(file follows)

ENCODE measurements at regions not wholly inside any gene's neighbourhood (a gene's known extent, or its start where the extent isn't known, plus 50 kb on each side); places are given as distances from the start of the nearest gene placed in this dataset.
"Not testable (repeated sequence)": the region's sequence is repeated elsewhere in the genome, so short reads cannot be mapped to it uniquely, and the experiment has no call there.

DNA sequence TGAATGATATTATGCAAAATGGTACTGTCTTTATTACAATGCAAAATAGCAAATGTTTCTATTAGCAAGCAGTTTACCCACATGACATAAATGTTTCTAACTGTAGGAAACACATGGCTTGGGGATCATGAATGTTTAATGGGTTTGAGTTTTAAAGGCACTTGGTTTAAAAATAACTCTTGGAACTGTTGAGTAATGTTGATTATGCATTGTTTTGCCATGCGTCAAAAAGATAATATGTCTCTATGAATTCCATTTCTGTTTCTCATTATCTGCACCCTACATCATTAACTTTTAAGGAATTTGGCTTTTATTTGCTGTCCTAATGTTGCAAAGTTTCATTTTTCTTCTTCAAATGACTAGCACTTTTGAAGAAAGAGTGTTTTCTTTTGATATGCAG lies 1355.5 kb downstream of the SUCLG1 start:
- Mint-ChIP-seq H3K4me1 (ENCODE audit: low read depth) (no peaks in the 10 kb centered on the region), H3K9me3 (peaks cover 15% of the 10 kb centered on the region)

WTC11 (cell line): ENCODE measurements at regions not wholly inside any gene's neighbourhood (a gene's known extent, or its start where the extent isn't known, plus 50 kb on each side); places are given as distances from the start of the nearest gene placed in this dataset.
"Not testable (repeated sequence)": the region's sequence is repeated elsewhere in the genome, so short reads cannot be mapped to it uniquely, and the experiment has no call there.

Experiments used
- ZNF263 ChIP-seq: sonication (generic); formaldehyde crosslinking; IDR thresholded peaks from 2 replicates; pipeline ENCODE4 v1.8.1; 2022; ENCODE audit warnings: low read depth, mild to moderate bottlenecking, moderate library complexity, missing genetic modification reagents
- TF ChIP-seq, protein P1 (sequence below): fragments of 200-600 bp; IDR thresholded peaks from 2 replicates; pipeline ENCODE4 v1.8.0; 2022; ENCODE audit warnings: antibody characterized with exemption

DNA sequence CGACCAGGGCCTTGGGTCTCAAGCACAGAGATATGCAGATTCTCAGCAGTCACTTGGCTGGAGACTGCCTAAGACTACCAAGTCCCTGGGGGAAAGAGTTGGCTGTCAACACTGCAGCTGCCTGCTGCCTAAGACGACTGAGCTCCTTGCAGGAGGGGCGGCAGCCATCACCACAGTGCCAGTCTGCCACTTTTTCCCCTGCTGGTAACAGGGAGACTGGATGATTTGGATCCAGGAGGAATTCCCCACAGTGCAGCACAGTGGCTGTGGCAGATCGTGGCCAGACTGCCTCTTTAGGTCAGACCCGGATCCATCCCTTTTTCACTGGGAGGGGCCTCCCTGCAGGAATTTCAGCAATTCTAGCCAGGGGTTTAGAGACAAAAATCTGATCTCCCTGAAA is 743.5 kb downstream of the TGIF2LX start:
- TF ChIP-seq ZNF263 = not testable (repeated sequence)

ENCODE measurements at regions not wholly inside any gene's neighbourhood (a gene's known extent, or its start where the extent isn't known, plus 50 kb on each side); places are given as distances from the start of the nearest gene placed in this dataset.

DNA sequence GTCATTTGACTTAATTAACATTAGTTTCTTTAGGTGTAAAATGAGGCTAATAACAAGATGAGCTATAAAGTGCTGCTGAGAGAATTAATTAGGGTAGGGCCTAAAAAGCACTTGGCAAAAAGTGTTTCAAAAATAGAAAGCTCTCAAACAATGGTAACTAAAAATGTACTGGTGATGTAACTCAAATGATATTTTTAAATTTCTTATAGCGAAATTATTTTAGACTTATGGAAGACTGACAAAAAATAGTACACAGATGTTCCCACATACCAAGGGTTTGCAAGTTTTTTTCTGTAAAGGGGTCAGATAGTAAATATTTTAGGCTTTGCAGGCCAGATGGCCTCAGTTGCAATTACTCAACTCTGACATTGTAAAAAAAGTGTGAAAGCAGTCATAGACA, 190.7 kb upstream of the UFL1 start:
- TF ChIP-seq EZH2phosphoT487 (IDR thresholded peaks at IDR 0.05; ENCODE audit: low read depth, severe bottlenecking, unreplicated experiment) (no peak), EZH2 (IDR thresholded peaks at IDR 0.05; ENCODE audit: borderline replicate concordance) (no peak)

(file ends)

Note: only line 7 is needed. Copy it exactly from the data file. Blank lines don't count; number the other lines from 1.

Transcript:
Experiments used